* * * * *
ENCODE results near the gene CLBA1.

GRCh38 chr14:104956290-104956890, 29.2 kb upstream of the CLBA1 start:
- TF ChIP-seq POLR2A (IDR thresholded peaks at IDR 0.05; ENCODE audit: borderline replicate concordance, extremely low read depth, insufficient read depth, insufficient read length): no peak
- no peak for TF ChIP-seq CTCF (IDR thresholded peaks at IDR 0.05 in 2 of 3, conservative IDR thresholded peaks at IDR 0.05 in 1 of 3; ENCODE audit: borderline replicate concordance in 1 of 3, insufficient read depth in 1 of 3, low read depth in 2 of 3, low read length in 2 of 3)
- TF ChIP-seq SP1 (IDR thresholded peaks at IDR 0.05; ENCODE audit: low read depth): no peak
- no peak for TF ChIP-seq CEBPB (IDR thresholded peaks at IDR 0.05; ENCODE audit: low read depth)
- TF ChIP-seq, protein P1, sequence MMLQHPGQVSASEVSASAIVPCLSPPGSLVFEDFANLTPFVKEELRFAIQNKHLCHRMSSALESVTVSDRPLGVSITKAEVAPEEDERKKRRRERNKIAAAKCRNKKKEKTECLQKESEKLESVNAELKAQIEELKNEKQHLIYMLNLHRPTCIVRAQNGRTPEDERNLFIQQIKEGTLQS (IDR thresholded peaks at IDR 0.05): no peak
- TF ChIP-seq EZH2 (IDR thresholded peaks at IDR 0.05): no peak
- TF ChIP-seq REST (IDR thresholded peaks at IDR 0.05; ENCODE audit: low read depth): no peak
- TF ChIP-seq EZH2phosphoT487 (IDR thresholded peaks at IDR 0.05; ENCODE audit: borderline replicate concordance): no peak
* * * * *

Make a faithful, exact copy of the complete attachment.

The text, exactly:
ENCODE results near the gene CLBA1.

GRCh38 chr14:104956290-104956890, 29.2 kb upstream of the CLBA1 start:
- TF ChIP-seq POLR2A (IDR thresholded peaks at IDR 0.05; ENCODE audit: borderline replicate concordance, extremely low read depth, insufficient read depth, insufficient read length): no peak
- no peak for TF ChIP-seq CTCF (IDR thresholded peaks at IDR 0.05 in 2 of 3, conservative IDR thresholded peaks at IDR 0.05 in 1 of 3; ENCODE audit: borderline replicate concordance in 1 of 3, insufficient read depth in 1 of 3, low read depth in 2 of 3, low read length in 2 of 3)
- TF ChIP-seq SP1 (IDR thresholded peaks at IDR 0.05; ENCODE audit: low read depth): no peak
- no peak for TF ChIP-seq CEBPB (IDR thresholded peaks at IDR 0.05; ENCODE audit: low read depth)
- TF ChIP-seq, protein P1, sequence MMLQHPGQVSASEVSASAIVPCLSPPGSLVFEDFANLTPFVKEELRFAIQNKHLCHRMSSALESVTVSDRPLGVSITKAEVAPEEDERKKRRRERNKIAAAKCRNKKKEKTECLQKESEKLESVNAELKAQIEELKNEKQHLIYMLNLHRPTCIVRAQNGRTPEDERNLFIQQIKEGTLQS (IDR thresholded peaks at IDR 0.05): no peak
- TF ChIP-seq EZH2 (IDR thresholded peaks at IDR 0.05): no peak
- TF ChIP-seq REST (IDR thresholded peaks at IDR 0.05; ENCODE audit: low read depth): no peak
- TF ChIP-seq EZH2phosphoT487 (IDR thresholded peaks at IDR 0.05; ENCODE audit: borderline replicate concordance): no peak